A Pittsburgh icon has a new reason to stand out. Two Doughboy Square, the former Pennsylvania National Bank Building, this week announced certification from the International WELL Building Institute (IWBI). It is the first WELL Certified Gold building in Pittsburgh and one of just six WELL Certified spaces in Pennsylvania. Desmone Architects designed the building and is headquartered inside.
“The former Pennsylvania National Bank Building is more than a hundred years old, but today it’s on the cutting edge of building design in the world,” said Eric Booth, President of Desmone Architects. “We have always believed that we can lift up the unique character of our neighborhood and prioritize health and wellness. This distinction proves it.”
Created through seven years of rigorous research and development working with leading physicians, scientists, and industry professionals, the WELL Building Standard is a performance-based certification system that marries best practices in design and construction with evidence-based scientific research. Two Doughboy Square earned the distinction based on seven categories of building performance — Air, Water, Light, Nourishment, Fitness, Comfort and Mind.
Desmone Architects completed dozens of upgrades as part of its WELL Certification. It overflows with life and light, which is regulated to harmonize with the circadian rhythms and natural daylight. Hundreds of plants decorate every part of the building. Special design features eliminate overflow noise from inside and out. Unseen, advanced filtration systems deliver high quality air and water – their status monitored constantly. Pittsburgh artist Baron Batch painted the mural that connects newly constructed space with the original structure.
Photos of the space are available here.
The Coronavirus Will Change the Future of Building Design
“The pandemic challenges all of us to think differently about how we live and work, and that means thinking differently about the buildings where we live and work. It’s more important than ever to be purposeful about our spaces and to make sure they enable people to thrive,” Booth said.
Two Doughboy Square is an early adopter of building design practices that reduce the spread of pathogens. The WELL Building Standard includes many design innovations that are likely to become mainstream in the wake of COVID-19:
· The building has high quality air filtration system available, with strict monitoring of air particulates. · All high-touch surfaces like doorknobs, tabletops and more are made from non-porous, easy-to-clean materials.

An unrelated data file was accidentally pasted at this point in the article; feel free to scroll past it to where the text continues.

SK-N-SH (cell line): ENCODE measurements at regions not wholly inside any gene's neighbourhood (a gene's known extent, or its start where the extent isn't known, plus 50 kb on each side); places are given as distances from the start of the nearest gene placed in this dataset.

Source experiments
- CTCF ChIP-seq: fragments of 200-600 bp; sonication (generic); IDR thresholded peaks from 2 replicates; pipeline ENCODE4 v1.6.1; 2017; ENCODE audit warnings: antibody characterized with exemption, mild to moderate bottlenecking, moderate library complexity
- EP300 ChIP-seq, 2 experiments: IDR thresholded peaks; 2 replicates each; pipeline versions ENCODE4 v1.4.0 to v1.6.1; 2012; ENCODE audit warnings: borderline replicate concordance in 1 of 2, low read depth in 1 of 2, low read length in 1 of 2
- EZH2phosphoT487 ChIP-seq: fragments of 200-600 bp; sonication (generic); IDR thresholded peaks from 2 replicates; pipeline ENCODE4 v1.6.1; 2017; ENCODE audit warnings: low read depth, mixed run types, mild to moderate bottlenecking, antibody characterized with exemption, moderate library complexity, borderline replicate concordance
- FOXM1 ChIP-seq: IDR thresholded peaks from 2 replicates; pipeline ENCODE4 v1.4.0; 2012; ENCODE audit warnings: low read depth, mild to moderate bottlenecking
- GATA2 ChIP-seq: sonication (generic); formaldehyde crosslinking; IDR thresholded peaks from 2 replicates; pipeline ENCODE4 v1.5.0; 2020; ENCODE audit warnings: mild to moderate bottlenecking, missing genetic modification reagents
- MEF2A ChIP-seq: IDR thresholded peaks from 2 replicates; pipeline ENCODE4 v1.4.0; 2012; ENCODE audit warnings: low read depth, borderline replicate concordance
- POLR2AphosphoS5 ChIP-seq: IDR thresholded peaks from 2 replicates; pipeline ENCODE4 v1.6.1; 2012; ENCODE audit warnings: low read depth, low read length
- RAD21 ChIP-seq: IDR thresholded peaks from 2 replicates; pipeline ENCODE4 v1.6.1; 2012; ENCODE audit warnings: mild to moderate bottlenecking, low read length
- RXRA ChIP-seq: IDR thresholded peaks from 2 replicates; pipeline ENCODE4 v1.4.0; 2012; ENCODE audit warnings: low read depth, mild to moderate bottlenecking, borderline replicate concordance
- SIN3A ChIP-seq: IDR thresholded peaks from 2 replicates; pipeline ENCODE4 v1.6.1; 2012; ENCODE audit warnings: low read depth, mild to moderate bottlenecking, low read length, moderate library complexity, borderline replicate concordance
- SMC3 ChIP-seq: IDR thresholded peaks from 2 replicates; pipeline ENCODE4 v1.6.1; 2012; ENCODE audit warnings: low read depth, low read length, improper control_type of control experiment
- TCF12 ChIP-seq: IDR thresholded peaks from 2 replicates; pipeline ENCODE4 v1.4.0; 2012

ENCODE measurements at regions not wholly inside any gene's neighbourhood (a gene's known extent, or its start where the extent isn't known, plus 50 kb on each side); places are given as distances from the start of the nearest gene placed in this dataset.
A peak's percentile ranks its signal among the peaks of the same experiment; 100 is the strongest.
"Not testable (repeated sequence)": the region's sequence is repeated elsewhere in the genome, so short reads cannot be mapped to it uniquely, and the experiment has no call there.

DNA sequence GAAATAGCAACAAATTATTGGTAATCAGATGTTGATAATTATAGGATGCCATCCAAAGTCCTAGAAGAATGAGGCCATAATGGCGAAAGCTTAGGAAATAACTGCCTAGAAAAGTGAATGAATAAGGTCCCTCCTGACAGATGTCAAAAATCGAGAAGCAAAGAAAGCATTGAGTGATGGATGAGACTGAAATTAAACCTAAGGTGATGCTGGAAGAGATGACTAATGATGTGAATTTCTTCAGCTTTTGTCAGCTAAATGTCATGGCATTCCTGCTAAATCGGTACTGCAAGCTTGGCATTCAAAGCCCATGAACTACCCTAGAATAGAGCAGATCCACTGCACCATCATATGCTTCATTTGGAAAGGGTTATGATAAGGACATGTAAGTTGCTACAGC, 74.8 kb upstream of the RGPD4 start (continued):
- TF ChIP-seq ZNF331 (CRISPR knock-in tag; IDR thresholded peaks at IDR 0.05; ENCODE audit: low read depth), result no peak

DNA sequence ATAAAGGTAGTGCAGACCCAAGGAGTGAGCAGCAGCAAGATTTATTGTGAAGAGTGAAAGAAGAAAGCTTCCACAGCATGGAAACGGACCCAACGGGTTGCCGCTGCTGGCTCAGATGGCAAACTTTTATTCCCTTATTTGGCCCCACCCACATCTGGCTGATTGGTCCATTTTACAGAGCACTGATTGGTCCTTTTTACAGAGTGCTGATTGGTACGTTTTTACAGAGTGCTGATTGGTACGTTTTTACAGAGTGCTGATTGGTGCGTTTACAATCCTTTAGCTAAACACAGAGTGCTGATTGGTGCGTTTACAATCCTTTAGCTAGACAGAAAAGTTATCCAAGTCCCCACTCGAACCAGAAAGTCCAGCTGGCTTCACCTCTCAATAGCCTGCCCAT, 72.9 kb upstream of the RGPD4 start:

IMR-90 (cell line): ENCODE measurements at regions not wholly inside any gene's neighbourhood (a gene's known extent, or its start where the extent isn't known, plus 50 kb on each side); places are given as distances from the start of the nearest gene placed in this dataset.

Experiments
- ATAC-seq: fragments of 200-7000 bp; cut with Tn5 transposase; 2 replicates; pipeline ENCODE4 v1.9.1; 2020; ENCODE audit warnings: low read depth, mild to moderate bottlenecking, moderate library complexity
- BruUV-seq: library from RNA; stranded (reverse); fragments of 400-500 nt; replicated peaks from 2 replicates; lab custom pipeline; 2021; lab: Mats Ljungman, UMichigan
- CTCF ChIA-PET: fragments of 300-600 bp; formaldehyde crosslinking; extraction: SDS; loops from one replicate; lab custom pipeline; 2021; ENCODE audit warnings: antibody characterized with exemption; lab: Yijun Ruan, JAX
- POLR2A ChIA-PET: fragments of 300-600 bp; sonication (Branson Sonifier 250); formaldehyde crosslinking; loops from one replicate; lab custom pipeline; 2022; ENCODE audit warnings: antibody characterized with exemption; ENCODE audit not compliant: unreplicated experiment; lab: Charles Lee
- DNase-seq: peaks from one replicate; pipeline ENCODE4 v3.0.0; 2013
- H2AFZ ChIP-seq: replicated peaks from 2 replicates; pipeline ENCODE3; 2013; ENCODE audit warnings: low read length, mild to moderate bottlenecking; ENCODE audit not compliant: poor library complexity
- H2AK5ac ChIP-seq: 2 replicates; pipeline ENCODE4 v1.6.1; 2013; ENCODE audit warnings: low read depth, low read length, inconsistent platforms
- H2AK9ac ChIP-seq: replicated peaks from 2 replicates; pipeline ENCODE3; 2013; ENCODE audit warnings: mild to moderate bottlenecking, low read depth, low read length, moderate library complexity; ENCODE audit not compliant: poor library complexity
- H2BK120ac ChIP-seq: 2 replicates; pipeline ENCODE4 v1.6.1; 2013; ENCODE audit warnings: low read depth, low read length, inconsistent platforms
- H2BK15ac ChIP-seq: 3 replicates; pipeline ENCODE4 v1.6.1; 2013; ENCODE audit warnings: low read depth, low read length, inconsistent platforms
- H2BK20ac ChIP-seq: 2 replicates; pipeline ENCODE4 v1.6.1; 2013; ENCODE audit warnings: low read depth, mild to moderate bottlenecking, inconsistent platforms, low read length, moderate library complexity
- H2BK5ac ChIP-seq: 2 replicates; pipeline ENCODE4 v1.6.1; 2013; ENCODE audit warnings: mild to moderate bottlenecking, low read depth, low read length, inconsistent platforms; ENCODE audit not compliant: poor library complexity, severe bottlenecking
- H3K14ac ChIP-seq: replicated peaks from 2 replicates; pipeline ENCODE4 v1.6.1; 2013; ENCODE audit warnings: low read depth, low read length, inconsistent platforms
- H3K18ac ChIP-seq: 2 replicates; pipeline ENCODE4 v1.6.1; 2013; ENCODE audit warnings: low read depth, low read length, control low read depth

· Cleaning protocol meet rigorous standards for frequency and thoroughness. High-touch areas receive extra sanitization with an ultraviolet light wand. Cleaning equipment follows detailed specifications to reduce fomites.
· Easy-access hand-washing stations promote adherence to federal recommendations.
· Easy-clean cooling systems reduce microbe and bacteria growth.
Planning for the upgrade began more than a decade ago and construction began in 2017. Jendoco Construction Corporation completed the work, which quadrupled the total space from 8,200 square feet to more than 33,000.
About Desmone Architects
How do you want to live and work? Desmone Architects has used that question to serve clients since the firm was founded in 1958. With offices in Pittsburgh, Pennsylvania; Salisbury, Maryland; and Morgantown, West Virginia, Desmone’s projects include office and commercial development, hospitality, multi-family housing, higher education facilities, industrial and much more. The firm distinguishes itself by a commitment to listening to clients, using its extensive knowledge and skills to develop and enact their vision. For more information or see view a portfolio of work, visit desmone.com.
About the International WELL Building Institute
The International WELL Building Institute™ (IWBI™) is leading the global movement to transform our buildings and communities in ways that help people thrive. IWBI delivers the cutting-edge WELL Building Standard, the leading global rating system and the first to be focused exclusively on the ways that buildings, and everything in them, can improve our comfort, drive better choices, and generally enhance, not compromise, our health and wellness.